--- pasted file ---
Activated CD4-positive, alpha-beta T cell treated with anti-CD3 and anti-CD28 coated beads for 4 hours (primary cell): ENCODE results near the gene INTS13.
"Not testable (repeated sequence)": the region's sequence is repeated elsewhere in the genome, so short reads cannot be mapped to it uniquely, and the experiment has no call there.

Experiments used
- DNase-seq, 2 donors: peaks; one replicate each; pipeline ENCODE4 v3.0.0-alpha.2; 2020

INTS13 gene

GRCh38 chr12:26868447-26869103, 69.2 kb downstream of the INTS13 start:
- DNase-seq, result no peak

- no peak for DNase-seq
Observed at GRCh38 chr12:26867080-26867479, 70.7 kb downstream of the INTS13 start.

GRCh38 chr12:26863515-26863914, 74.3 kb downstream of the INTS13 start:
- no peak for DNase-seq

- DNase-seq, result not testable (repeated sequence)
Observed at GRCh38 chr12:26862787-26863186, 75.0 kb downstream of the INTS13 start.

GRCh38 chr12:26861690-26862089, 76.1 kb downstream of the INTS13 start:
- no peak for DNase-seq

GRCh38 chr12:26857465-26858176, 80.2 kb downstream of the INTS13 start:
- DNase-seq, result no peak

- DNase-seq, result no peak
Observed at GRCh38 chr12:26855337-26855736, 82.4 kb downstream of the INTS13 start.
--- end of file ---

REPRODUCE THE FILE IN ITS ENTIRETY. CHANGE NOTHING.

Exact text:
Activated CD4-positive, alpha-beta T cell treated with anti-CD3 and anti-CD28 coated beads for 4 hours (primary cell): ENCODE results near the gene INTS13.
"Not testable (repeated sequence)": the region's sequence is repeated elsewhere in the genome, so short reads cannot be mapped to it uniquely, and the experiment has no call there.

Experiments used
- DNase-seq, 2 donors: peaks; one replicate each; pipeline ENCODE4 v3.0.0-alpha.2; 2020

INTS13 gene

GRCh38 chr12:26868447-26869103, 69.2 kb downstream of the INTS13 start:
- DNase-seq, result no peak

- no peak for DNase-seq
Observed at GRCh38 chr12:26867080-26867479, 70.7 kb downstream of the INTS13 start.

GRCh38 chr12:26863515-26863914, 74.3 kb downstream of the INTS13 start:
- no peak for DNase-seq

- DNase-seq, result not testable (repeated sequence)
Observed at GRCh38 chr12:26862787-26863186, 75.0 kb downstream of the INTS13 start.

GRCh38 chr12:26861690-26862089, 76.1 kb downstream of the INTS13 start:
- no peak for DNase-seq

GRCh38 chr12:26857465-26858176, 80.2 kb downstream of the INTS13 start:
- DNase-seq, result no peak

- DNase-seq, result no peak
Observed at GRCh38 chr12:26855337-26855736, 82.4 kb downstream of the INTS13 start.